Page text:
The idea for 'Chad Vader' first occurred not to Yonda or Sloan, but to Tim Harmston, a Madison standup comic who has collaborated with Sloan and Yonda on films. Harmston was living in Chicago when he got the idea, about seven years ago.
'It was from frequenting this Ukrainian grocery store,' he says. 'The people who worked there, they were so chilly I thought they could be Darth Vader. I'm a comedian, so I always write down ideas, no matter how insignificant they might appear.'
It fell to Yonda and Sloan to flesh out the idea and write a story arc. Critically, they decided to have the films feature not Darth but Chad, who shares his brother's megalomaniacal impulses but is stuck trying to manage a bored, sullen supermarket staff.
'He doesn't impress people,' says Yonda. 'I worked at a grocery store when I was a teenager, and he reminds me a lot of the managers back then. They wanted to be cool, and they took their jobs very seriously. But that's probably what made them not cool, is they took their jobs too seriously.'
Of course, the nuances of the writing would matter less if Sloan and Yonda were not able to pull off a convincing imitation of Darth Vader. In this regard they have done remarkably well, considering that they are hardly working on a Hollywood-size budget. (Each 'Chad' short costs $500 to $1,000.) A key element is Chad's outfit, an officially licensed Supreme Edition Darth Vader Costume. Yonda spends about 15 minutes putting on the suit, which includes a codpiece and shin guards.
Sloan, meanwhile, makes Chad sound uncannily like James Earl Jones as Darth Vader, whether the grocery store manager is shouting orders at underlings or singing 'Santa Baby,' as he does in a short, wry holiday greeting the team filmed. Some digital processing makes Sloan's voice sound more machine-like, and the wheezing sound of Darth's respirator follows Chad around.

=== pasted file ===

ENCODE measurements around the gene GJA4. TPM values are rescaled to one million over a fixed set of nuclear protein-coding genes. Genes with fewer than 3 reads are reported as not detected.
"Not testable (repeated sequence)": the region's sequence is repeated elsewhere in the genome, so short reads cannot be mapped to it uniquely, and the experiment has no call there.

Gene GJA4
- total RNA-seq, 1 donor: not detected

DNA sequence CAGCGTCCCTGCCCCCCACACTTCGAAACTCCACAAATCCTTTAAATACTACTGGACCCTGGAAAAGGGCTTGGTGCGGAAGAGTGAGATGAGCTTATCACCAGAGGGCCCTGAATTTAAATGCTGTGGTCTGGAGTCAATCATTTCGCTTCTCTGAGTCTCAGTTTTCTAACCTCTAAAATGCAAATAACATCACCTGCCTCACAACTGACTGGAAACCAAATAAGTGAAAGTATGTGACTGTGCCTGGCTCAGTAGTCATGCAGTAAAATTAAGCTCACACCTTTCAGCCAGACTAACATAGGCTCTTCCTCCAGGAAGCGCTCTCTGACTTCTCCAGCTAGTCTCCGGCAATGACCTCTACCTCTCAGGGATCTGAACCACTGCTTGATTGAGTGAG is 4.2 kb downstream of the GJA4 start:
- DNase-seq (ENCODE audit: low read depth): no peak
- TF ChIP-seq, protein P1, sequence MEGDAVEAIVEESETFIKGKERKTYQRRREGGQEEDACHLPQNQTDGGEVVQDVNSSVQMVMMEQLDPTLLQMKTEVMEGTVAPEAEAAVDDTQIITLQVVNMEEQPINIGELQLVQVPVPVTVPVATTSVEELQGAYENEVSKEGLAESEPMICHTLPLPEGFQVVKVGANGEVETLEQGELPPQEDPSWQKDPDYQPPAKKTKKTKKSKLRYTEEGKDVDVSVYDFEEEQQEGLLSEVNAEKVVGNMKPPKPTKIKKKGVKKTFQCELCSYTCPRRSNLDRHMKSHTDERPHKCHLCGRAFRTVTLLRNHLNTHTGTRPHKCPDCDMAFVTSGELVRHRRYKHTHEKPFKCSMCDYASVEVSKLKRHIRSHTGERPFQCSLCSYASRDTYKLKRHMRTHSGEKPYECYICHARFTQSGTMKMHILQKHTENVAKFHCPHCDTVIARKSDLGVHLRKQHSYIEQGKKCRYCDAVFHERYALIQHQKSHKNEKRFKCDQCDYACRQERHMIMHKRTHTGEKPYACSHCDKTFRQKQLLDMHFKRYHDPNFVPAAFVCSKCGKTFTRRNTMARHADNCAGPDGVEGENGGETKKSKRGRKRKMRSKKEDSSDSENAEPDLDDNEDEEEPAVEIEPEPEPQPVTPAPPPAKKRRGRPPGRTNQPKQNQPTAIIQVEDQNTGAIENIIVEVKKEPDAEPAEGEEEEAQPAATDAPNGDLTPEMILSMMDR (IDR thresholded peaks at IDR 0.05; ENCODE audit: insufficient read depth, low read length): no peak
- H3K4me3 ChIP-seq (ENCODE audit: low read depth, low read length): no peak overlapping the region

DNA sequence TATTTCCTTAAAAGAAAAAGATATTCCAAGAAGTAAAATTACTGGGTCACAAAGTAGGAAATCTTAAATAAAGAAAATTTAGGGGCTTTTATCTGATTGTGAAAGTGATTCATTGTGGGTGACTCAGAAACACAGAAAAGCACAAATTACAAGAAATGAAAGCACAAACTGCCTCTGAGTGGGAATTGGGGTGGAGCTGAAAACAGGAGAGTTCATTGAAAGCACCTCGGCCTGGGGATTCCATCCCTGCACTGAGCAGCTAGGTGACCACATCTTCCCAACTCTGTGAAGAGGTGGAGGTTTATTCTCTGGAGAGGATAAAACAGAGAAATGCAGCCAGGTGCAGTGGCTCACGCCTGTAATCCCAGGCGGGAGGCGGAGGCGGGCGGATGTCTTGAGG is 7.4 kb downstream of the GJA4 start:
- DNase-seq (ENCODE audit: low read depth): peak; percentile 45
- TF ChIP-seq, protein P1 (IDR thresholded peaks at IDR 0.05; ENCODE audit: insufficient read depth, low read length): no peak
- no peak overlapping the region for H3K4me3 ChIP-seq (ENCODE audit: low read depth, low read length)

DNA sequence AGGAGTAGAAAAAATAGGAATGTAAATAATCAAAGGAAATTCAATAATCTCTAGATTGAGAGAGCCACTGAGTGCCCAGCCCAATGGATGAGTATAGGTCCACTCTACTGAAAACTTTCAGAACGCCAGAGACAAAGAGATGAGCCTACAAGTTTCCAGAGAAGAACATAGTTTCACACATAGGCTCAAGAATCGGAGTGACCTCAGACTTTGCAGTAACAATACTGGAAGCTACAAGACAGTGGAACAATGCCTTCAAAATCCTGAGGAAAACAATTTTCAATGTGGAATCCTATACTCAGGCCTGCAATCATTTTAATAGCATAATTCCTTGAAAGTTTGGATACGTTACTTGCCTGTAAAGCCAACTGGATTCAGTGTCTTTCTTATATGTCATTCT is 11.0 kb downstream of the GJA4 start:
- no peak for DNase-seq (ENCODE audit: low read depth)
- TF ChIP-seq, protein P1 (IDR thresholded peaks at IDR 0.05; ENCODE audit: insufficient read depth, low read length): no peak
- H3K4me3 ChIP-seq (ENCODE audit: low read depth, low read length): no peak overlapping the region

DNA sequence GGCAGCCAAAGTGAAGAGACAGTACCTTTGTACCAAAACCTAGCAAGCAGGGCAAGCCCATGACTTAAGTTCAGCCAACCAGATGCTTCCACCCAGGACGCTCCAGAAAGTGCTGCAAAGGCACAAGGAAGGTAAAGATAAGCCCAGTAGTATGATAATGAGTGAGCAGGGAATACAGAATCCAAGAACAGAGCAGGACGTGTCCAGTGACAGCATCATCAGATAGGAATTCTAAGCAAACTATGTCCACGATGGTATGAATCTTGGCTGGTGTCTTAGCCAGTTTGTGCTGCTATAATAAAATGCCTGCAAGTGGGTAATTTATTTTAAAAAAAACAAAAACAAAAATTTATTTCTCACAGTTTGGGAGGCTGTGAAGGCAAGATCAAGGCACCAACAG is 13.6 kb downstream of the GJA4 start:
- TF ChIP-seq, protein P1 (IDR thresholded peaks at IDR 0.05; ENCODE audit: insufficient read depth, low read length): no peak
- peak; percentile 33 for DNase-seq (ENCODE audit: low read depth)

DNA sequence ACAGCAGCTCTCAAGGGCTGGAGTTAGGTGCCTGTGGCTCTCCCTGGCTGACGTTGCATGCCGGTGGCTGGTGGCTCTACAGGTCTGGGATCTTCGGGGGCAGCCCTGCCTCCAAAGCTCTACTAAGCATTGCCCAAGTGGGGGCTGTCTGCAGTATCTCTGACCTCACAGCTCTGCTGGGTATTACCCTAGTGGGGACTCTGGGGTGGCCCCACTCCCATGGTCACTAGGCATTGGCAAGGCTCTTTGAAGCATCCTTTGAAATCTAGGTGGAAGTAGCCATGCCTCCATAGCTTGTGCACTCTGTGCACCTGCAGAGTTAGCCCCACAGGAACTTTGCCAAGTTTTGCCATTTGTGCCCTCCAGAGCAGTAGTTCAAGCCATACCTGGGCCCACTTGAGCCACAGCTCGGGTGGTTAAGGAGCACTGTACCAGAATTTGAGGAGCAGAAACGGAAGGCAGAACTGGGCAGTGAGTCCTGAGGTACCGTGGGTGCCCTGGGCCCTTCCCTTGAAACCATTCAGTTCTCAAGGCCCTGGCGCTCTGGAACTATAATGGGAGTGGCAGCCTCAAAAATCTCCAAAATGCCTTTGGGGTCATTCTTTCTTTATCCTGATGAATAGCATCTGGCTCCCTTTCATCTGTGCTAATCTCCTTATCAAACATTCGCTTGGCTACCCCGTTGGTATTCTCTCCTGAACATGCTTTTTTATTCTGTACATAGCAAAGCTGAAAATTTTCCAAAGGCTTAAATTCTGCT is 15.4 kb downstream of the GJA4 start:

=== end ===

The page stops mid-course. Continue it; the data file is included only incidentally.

In fact, Sloan's Darth impression is so accurate that on the strength of his work in 'Chad Vader,' he recorded the Sith lord's voice for a LucasArts Star Wars videogame, Empire at War: Forces of Corruption. 'They said they hadn't heard anybody do the voice that well,' says Sloan of LucasArts representatives who contacted him. 'Apparently it's a hard voice to do.'
The 'Chad Vader' films succeed in other details as well, including the Star Wars-inspired typeface of the credits, and the doleful acoustic version of the familiar 'Imperial March' that is the series' theme music. It was arranged by Yonda's brother, Andrew Yonda, of the Madison folk-pop duo the Buffali.
And then there is the casting. Yonda and Sloan have drawn heavily on local talent for performers, all of whom work for free. Madisonians may recognize theater veterans Rob Matsushita, Craig Johnson and William Bolz, as well as the standup comedian Kealynn Keas ' and Sloan himself, who has acted in many plays with Strollers Theatre.
A key role, however, is performed by an actress not from Madison but from Appleton: Christina LaVicka, who plays the cashier Clarissa, Chad's impassive love interest. She saw a screening of a Sloan and Yonda comedy at an Appleton film festival, and she was hooked. 'I was just dying, the dry sense of humor,' she says. 'These guys made me pee my pants.'